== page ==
A Collective Effort to Improve Child Health in Nigeria

Duke-led grant program supports Nigerian medical students as they explore ideas for reducing childhood mortality in the country.

Children in Africa

Photo by Raphael Nathaniel (Pixabay)

By Alicia Banks

Published April 10, 2024, last updated on April 11, 2024 under Research News

For Taofeeq Togunwa, a student at Nigeria’s University of Ibadan College of Medicine, the fact that children still die from pneumonia in his country feels personal. 

Although preventable and treatable, pneumonia remains the world’s deadliest infectious disease for children, killing more than 800,000 children under five each year. Around one in five of those deaths occur in Nigeria  where 18 children die from pneumonia every hour. Poor environmental conditions, malnutrition or underlying health factors are among the reasons the disease continues to be deadly across the African continent. 

“As an African, you’re not happy seeing the huge burden of child mortality,” says Togunwa, who grew up in southwestern Nigeria. “This is something that shouldn’t be.” 

In his final year of medical school, Togunwa is working to change those outcomes. He is part of a team exploring the use of artificial intelligence to speed up pneumonia diagnosis.  It’s one of three projects funded as part of a new grant program launched by the Center for Policy Impact in Global Health (CPIGH) at the Duke Global Health Institute. 

Osondu Ogbuoji
Osondu Ogbuoji

The $2,000 awards, co-sponsored by the University of Ibadan Medical Students Association, are designed to support Nigerian medical students in coming up with new ways to reduce childhood mortality in the country. 

“I believe the solution to a problem usually lies with the people who are closest to it,” says Osondu Ogbuoji, M.B.B.S., ScD, an assistant research professor of global health and deputy director of CPIGH who is overseeing the grant program. 

 Ogbuoji, a University of Ibadan alumnus who practiced medicine in Nigeria before entering academia, says the grants help create a pipeline of ideas that can influence both clinical practice and research addressing the many factors that drive high childhood mortality rates in low-resource settings.  

“Having an opportunity like this injects fresh ideas into our practice, and it’s essential for the future of global health research.,” he says.

I believe the solution to a problem usually lies with the people who are closest to it.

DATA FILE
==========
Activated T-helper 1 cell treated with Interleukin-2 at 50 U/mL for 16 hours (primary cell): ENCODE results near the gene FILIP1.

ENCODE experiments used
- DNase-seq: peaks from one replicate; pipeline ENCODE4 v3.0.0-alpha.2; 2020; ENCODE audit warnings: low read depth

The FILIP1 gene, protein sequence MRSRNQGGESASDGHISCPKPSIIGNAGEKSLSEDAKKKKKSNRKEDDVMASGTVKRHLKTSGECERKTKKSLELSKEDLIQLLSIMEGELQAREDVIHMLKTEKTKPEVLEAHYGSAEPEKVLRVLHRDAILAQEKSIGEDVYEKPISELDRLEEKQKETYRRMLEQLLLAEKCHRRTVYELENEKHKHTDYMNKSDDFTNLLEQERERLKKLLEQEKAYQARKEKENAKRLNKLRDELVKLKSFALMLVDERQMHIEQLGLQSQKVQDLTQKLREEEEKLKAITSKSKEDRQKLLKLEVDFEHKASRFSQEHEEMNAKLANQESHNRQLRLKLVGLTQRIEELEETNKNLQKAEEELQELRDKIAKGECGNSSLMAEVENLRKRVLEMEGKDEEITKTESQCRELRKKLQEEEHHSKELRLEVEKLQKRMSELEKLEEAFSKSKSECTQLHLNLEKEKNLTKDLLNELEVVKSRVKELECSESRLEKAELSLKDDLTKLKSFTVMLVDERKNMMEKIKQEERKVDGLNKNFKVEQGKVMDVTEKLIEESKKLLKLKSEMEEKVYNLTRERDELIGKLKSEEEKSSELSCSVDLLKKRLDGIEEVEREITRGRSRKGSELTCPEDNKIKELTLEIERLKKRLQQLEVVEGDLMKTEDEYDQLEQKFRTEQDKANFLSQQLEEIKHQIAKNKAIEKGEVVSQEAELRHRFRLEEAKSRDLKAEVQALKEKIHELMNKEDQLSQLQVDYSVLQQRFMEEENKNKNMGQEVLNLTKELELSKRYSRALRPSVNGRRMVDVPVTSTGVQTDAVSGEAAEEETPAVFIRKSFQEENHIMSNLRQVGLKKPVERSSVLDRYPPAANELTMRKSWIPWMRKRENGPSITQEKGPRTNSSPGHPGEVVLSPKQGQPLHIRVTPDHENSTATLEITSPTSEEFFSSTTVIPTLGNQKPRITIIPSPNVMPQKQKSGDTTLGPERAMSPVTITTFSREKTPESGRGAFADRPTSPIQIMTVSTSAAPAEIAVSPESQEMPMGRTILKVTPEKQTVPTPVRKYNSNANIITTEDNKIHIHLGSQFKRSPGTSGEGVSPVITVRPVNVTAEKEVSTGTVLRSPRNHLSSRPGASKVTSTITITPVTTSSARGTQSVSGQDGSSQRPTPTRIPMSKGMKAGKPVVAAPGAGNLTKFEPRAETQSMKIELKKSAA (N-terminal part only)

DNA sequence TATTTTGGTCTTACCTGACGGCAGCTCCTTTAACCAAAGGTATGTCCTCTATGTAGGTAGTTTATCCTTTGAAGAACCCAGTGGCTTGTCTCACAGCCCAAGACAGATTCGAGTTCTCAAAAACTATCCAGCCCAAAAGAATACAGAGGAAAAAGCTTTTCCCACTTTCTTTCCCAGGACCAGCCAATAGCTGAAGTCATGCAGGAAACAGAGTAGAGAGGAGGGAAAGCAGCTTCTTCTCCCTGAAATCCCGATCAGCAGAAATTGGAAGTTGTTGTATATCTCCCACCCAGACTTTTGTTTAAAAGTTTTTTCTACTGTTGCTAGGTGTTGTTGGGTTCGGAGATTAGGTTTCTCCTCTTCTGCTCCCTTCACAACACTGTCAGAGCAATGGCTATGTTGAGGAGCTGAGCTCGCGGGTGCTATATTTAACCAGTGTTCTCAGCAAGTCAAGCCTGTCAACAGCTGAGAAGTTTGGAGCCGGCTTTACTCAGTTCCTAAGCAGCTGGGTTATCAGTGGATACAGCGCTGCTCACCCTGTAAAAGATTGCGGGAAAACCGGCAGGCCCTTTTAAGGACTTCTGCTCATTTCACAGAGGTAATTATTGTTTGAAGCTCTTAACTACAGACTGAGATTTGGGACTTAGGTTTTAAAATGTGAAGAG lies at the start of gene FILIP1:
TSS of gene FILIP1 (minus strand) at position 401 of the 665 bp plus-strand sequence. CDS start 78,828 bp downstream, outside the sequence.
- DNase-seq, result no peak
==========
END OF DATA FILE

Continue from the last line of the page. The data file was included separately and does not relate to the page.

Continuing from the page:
Osondu Ogbuoji, MBBS, ScD — Deputy Director, Duke Center for Policy Impact in Global Health

One of the projects funded by the program is focusing on parental awareness of sickle cell disease, a blood disorder that affects 2 percent of children in Nigeria, according to the Sickle Cell Foundation of Nigeria. While the disorder can be reversed with bone marrow or stem cell therapies, few people in Nigeria can afford such elaborate measures, says Adeniyi Adesola, a medical student on the project team.

“There’s a cure for sickle cell, but in reality, how many people can afford it?” Adesola asks. “This needs to be addressed. Research shouldn’t be just for [students] to do something, but to contribute to fixing issues like this.”

The final team is assessing the impact of a school-based resilience program on health outcomes. Ayeni Samuel, astudent on the project, says the work was influenced by a rotation in a psychiatric department, where he met children who were afraid to reach out for help. 

"Unmet mental health needs can significantly impact the lives of adolescents,” he says. “It's important to recognize that mental health is just as significant as the physical. Investing in their health and well-being ensures a healthier and more prosperous future for society as a whole.”

The program also provides mentorship and training in grant writing and manuscript development, notes Damope Fawole, a research associate with CPIGH who is coordinating the effort. CPIGH will also help teams publish their research when projects are completed in October. The organizers expect to fund another round of projects in the fall. 

Like Ogbuoji, Fawole graduated from the University of Ibadan before enrolling in Duke’s Master of Science in Global Health program, and he appreciates the chance to expand opportunities for students to participate in research. 

“We want to encourage students to use their skills and interests while we provide the funding to facilitate their work,” he says. ““They’re brilliant individuals and giving them the means to tackle problems can go a long way. It’s a collective effort.

 Project Details

The three projects funded in the inaugural year are:


 Detection of Pneumonia in Children through Chest Radiographs Using Artificial Intelligence (AI) in a Low-Resource Setting: A Pilot Study

Description: Investigating the effectiveness of artificial intelligence to increase the accuracy of early pneumonia detection in chest radiographs 

Team members: Taofeeq Togunwa, Abdulhammed Opeyemi Babatunde


 Personal Sickle Cell Phenotype: A Cross-Sectional Study on Awareness, Knowledge, and Attitude Among Parents of Children with Sickle Cell Disease in Ibadan, Oyo State, Nigeria

Description: Assessing sickle cell disease in children and disorder awareness in their parents 

Team members: Adeniyi Abraham Adesola, Joshua Simpa Lawal, David Mobolaji Akoki, Abigail Olawunmi Oyedokun, Oluwatomisin Esther Agboola, Anuoluwapo Agnes Babawale


The Effect of a School-Based Resilience Training Program on the Psycho-Social Health Outcomes of Vulnerable Adolescents in Nigeria

Description: Evaluating a resilience program’s impact on health outcomes for adolescents 

Team members: Akinrinde Deborah, Adegbite Adedapo, Akande Damilola, Ayeni Samuel